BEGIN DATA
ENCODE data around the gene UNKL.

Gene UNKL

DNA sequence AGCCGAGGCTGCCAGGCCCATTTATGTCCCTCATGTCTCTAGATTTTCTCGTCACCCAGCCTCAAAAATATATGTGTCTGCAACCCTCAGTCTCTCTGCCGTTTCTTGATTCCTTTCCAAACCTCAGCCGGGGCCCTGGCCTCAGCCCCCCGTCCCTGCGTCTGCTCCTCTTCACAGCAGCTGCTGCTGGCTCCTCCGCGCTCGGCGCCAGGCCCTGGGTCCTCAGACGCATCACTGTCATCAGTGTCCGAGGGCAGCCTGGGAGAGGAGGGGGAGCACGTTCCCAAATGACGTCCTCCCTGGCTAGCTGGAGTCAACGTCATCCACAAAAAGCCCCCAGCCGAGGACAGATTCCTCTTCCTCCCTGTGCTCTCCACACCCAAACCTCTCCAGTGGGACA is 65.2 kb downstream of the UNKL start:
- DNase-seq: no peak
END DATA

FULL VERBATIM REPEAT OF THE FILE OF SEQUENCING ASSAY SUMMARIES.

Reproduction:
ENCODE data around the gene UNKL.

Gene UNKL

DNA sequence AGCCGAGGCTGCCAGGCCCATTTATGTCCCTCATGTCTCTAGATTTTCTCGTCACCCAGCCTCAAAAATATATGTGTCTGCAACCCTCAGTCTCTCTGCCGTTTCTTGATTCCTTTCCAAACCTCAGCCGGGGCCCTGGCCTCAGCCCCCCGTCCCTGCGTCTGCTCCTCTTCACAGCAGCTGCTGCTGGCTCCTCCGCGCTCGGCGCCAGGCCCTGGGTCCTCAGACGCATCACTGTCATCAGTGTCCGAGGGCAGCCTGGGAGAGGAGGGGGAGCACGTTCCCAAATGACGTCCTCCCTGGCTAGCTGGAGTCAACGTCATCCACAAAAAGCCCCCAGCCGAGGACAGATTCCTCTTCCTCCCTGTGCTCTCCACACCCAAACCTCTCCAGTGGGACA is 65.2 kb downstream of the UNKL start:
- DNase-seq: no peak